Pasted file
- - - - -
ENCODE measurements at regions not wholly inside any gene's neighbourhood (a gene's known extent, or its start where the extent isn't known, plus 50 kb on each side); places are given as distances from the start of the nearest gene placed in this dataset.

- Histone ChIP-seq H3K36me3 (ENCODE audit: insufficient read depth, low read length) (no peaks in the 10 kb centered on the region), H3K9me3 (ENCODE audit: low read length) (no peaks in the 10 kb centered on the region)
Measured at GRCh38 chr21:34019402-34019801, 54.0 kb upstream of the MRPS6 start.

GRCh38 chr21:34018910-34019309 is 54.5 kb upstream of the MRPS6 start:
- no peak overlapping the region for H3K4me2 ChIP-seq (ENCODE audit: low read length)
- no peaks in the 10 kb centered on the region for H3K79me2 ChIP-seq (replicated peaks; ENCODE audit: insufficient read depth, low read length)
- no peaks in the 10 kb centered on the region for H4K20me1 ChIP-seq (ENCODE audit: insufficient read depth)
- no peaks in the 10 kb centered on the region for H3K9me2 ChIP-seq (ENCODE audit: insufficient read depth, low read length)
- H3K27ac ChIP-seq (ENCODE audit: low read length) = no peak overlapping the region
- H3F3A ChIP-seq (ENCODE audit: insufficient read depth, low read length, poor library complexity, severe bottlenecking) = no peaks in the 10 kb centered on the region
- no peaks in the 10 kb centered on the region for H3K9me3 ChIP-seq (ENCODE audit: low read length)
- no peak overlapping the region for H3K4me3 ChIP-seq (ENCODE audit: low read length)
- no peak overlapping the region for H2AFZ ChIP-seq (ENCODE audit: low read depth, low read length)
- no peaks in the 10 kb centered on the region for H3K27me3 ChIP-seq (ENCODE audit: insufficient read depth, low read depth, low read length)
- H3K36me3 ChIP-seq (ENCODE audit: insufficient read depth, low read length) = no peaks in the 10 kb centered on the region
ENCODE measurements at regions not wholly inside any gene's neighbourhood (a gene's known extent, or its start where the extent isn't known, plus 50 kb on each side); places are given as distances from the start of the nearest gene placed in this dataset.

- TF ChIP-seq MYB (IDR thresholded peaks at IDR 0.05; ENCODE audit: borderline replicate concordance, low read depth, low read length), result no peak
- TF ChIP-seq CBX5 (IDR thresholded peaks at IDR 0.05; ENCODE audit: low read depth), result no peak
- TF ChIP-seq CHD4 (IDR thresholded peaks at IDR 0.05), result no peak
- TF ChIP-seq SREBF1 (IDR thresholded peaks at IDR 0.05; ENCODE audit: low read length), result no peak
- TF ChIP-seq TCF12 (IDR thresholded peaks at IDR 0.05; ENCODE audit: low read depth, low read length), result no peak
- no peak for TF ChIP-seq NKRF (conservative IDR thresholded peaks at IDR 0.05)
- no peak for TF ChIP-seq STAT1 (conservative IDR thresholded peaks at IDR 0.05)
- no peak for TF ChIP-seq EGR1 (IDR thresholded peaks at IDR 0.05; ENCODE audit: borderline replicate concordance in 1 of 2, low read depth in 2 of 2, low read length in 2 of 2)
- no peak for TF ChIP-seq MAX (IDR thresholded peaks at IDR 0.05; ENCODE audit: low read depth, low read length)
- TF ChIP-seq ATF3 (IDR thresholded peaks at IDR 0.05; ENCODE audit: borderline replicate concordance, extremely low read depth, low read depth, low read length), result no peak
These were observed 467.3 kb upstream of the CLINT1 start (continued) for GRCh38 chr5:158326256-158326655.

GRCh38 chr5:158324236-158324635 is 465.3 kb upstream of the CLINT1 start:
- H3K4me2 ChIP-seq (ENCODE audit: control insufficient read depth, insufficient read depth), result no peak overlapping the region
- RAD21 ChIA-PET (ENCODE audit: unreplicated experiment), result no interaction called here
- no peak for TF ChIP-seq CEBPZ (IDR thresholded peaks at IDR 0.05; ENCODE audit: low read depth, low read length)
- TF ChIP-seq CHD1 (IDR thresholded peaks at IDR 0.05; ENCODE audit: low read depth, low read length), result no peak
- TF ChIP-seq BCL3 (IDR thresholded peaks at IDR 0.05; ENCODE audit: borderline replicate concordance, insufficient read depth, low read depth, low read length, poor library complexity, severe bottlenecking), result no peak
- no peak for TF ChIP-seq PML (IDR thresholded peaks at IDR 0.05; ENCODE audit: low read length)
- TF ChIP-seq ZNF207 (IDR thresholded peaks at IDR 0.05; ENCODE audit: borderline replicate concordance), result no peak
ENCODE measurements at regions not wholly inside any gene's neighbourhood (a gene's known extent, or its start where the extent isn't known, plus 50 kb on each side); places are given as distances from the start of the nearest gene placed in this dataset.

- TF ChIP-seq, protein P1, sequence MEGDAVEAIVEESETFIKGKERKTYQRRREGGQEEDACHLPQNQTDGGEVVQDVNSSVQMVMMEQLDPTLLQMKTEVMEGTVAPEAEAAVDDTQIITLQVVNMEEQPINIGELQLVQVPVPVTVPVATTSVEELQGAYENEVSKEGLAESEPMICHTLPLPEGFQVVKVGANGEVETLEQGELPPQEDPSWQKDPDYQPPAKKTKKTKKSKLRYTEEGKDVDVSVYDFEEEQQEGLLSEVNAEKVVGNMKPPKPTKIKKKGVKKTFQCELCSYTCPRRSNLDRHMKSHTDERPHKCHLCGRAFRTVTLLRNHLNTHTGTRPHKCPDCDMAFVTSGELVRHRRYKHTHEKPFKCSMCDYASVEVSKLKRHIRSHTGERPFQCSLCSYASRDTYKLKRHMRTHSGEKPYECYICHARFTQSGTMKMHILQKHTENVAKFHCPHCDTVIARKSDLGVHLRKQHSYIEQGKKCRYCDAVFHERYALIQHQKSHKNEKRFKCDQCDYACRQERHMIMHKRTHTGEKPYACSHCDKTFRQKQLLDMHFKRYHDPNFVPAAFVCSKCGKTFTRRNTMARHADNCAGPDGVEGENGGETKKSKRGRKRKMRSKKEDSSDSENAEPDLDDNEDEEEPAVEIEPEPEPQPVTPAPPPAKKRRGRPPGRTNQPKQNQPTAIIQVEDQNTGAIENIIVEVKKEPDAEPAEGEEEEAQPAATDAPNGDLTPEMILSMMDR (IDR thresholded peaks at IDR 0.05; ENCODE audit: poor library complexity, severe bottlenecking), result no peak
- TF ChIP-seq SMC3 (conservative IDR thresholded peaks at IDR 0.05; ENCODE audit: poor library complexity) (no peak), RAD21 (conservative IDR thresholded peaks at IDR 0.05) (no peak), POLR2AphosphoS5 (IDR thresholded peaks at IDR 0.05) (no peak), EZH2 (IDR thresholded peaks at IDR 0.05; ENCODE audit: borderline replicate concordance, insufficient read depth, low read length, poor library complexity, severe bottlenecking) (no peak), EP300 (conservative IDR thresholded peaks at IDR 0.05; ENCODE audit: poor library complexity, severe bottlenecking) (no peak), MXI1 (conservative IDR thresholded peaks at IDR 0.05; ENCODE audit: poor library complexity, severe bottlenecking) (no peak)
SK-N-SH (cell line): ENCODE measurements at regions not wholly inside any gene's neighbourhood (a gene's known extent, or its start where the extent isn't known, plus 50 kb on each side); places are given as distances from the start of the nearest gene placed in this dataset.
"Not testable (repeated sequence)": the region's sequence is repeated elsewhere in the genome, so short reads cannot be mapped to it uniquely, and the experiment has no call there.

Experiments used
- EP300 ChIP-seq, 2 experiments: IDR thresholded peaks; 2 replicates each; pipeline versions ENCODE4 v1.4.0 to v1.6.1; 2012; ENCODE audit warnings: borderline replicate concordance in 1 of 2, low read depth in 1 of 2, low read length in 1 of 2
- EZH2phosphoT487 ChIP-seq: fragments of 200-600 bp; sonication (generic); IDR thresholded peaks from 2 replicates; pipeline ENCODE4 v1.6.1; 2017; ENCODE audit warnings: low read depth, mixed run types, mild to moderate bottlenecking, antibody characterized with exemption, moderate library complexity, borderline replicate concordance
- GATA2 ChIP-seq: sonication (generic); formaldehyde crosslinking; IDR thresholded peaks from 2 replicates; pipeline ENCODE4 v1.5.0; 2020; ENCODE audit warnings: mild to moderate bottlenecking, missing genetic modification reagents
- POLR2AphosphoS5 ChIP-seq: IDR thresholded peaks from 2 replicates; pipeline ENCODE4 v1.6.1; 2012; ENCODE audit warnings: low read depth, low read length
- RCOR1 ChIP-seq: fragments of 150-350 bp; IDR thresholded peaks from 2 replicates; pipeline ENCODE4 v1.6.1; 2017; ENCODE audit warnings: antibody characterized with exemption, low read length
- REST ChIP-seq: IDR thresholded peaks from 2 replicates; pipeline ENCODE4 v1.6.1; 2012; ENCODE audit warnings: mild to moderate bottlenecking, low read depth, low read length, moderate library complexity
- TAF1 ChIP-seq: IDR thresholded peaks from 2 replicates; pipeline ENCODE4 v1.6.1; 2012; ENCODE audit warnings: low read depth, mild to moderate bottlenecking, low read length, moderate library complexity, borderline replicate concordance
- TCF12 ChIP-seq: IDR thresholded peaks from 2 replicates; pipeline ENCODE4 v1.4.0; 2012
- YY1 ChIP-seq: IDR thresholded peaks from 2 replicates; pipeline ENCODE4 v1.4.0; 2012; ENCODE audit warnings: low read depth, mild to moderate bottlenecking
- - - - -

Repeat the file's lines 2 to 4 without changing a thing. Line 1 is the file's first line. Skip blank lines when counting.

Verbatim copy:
- Histone ChIP-seq H3K36me3 (ENCODE audit: insufficient read depth, low read length) (no peaks in the 10 kb centered on the region), H3K9me3 (ENCODE audit: low read length) (no peaks in the 10 kb centered on the region)
Measured at GRCh38 chr21:34019402-34019801, 54.0 kb upstream of the MRPS6 start.

GRCh38 chr21:34018910-34019309 is 54.5 kb upstream of the MRPS6 start: